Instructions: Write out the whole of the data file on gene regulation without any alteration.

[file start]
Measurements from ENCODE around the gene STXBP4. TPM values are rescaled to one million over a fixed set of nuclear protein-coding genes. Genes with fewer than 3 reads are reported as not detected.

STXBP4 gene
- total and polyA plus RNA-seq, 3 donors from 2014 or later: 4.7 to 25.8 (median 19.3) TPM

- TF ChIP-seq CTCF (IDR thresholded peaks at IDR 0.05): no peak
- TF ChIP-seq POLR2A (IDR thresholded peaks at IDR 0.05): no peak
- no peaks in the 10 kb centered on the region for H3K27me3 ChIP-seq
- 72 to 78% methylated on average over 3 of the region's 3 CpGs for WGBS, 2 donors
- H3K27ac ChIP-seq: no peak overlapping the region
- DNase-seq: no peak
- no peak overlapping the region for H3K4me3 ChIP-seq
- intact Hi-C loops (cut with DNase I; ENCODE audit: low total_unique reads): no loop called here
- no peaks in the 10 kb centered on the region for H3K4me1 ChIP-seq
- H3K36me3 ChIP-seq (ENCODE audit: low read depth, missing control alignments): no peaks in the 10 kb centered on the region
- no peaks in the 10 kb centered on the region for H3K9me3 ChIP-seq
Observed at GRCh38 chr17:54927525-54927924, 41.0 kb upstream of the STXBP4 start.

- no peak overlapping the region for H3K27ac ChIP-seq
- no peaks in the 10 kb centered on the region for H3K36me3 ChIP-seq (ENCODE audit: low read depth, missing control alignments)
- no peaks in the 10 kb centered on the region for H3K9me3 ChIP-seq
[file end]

Measurements from ENCODE around the gene STXBP4. TPM values are rescaled to one million over a fixed set of nuclear protein-coding genes. Genes with fewer than 3 reads are reported as not detected.

STXBP4 gene
- total and polyA plus RNA-seq, 3 donors from 2014 or later: 4.7 to 25.8 (median 19.3) TPM

- TF ChIP-seq CTCF (IDR thresholded peaks at IDR 0.05): no peak
- TF ChIP-seq POLR2A (IDR thresholded peaks at IDR 0.05): no peak
- no peaks in the 10 kb centered on the region for H3K27me3 ChIP-seq
- 72 to 78% methylated on average over 3 of the region's 3 CpGs for WGBS, 2 donors
- H3K27ac ChIP-seq: no peak overlapping the region
- DNase-seq: no peak
- no peak overlapping the region for H3K4me3 ChIP-seq
- intact Hi-C loops (cut with DNase I; ENCODE audit: low total_unique reads): no loop called here
- no peaks in the 10 kb centered on the region for H3K4me1 ChIP-seq
- H3K36me3 ChIP-seq (ENCODE audit: low read depth, missing control alignments): no peaks in the 10 kb centered on the region
- no peaks in the 10 kb centered on the region for H3K9me3 ChIP-seq
Observed at GRCh38 chr17:54927525-54927924, 41.0 kb upstream of the STXBP4 start.

- no peak overlapping the region for H3K27ac ChIP-seq
- no peaks in the 10 kb centered on the region for H3K36me3 ChIP-seq (ENCODE audit: low read depth, missing control alignments)
- no peaks in the 10 kb centered on the region for H3K9me3 ChIP-seq